Many commonplace experiences are, however, labelled as traumatic. Adverse or upsetting experiences, however, are not necessarily synonymous with trauma. We have specific psychiatric criteria that distinguish such events from ordinary human experiences. But, although we have official criteria for autism, there is also the vaguely related social media version. Few, if any, psychologists would say that a preference for natural lighting, doodling in class or even identifying as LGBTQ is a sign of ADHD or autism. And yet, online, there are diagnoses of such things using “symptoms” unrelated to clinical diagnostic criteria...(continue)

Cultural appropriation

31 March 2023
Cultural appropriation apparently first became a ‘thing’ in connection with white people starting to play blues and jazz. There was some resentment amongst the black community, where the music styles originated, that their music was being copied. But the idea of cultural appropriation has now spread much more widely. Indeed, its latest and very strange appearance came last week.

Abba were the epitome of 1970s cool. Agnetha was the blond and Frida had dark curly hair. The latest iteration of the money-making group is the ‘Abba Voyage’ show, featuring holograms performing the band’s greatest hits. But it has been reported in the last few days that fans attending the show and wanting to dress as their heroines have been banned from wearing wigs in honour of brunette Frida, although wearing a blond wig is permitted.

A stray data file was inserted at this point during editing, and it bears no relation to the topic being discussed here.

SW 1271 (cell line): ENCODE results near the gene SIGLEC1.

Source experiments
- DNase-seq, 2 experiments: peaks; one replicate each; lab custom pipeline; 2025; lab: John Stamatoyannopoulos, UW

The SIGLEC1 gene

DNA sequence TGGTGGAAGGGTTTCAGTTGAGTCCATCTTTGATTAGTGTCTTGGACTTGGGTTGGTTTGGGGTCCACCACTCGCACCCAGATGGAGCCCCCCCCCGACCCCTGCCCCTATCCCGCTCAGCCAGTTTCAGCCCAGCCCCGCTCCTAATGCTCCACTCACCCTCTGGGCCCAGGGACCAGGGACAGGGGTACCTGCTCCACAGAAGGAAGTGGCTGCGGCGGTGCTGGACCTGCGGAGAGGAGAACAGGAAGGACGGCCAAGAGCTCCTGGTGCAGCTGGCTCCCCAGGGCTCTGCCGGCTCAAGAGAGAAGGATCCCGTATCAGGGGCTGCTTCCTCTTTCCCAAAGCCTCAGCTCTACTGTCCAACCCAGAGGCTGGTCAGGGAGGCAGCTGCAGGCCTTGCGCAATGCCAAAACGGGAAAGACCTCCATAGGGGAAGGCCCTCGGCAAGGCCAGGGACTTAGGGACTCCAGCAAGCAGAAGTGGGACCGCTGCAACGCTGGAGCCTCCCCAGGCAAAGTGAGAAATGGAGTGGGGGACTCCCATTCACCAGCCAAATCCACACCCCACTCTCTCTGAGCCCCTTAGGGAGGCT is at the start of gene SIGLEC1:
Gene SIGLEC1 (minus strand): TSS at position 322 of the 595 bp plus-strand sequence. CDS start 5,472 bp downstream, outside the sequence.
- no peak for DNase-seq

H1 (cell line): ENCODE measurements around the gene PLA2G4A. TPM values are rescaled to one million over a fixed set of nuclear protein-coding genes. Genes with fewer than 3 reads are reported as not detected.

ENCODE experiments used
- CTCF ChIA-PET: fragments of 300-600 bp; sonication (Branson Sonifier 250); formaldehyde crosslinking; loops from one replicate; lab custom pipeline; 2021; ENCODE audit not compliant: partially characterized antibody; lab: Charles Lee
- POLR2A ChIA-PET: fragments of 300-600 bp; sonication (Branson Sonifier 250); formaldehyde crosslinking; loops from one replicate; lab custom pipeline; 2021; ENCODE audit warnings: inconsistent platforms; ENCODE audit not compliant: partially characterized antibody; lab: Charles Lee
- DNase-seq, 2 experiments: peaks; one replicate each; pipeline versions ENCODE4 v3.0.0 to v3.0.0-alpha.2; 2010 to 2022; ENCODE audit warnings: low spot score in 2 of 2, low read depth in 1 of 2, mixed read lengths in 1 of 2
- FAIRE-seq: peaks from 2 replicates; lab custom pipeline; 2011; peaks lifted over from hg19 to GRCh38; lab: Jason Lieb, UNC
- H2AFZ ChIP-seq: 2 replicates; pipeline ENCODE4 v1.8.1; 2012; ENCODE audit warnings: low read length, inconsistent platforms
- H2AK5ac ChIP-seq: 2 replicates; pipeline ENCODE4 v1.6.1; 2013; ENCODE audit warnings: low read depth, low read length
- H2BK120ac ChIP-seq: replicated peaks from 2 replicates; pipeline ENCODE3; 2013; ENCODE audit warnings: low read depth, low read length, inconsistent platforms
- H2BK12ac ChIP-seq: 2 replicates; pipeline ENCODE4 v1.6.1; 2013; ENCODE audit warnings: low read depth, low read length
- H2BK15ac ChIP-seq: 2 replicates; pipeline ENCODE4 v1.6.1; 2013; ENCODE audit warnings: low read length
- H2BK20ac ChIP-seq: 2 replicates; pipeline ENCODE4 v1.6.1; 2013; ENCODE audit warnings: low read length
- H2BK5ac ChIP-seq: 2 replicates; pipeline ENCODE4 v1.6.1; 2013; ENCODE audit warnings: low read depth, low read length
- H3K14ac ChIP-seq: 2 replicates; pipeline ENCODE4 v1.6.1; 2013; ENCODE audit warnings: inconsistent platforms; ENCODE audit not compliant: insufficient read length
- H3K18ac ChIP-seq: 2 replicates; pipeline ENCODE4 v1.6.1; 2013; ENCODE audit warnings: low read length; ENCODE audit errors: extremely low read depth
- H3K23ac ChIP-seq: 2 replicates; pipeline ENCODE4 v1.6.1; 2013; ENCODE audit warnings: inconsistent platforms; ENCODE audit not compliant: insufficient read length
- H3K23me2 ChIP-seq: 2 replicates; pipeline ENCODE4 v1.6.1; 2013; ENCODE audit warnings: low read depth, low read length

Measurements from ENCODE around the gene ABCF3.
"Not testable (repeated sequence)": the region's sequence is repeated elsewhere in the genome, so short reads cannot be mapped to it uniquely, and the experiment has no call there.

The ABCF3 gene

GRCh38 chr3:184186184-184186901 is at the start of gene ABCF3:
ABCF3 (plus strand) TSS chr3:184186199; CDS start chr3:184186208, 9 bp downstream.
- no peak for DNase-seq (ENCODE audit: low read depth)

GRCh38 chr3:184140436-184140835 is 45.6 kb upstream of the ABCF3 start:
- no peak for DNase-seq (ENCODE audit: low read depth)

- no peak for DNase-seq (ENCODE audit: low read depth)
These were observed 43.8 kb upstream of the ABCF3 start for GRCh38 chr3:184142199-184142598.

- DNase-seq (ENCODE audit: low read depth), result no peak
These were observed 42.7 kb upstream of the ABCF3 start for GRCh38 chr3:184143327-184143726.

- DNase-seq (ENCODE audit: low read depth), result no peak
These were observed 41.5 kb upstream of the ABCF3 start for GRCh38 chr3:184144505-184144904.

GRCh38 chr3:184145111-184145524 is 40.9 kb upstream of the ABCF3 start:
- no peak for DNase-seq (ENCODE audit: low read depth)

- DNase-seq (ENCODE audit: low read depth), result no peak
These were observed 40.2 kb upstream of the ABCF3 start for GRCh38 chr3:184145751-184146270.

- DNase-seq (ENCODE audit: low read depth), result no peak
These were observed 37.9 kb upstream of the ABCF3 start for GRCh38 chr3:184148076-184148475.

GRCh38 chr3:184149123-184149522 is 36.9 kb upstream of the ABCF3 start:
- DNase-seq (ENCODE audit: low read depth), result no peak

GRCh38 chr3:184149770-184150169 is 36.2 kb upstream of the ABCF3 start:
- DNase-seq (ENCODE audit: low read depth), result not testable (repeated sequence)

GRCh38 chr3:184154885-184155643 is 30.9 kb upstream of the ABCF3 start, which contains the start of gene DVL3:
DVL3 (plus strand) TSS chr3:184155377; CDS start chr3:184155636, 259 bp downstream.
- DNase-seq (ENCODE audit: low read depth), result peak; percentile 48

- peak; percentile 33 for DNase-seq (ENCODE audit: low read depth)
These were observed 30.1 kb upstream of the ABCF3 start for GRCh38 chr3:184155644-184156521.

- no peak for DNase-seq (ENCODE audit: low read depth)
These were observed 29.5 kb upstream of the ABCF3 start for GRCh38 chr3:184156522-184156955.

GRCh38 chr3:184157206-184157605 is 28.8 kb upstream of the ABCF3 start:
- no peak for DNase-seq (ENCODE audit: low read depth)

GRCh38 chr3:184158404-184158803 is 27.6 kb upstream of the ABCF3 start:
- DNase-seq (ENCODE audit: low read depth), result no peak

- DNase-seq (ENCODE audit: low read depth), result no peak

The promoters have e-mailed ticket-holders to say: ‘Many of our guests will want to get in the spirit of the show by dressing up for their visit. [But] please do not wear so-called “Afro” wigs. ‘These wigs are culturally insensitive and not appropriate to be worn as fancy dress. If any guests are wearing this style of wig they will be respectfully asked to remove them as a condition of entry to the arena.’ The ban on wigs had been buried in the ‘Frequently asked questions’ section of the show’s website since it opened at the former Olympics site in East London in May 2022, but has only now come to light.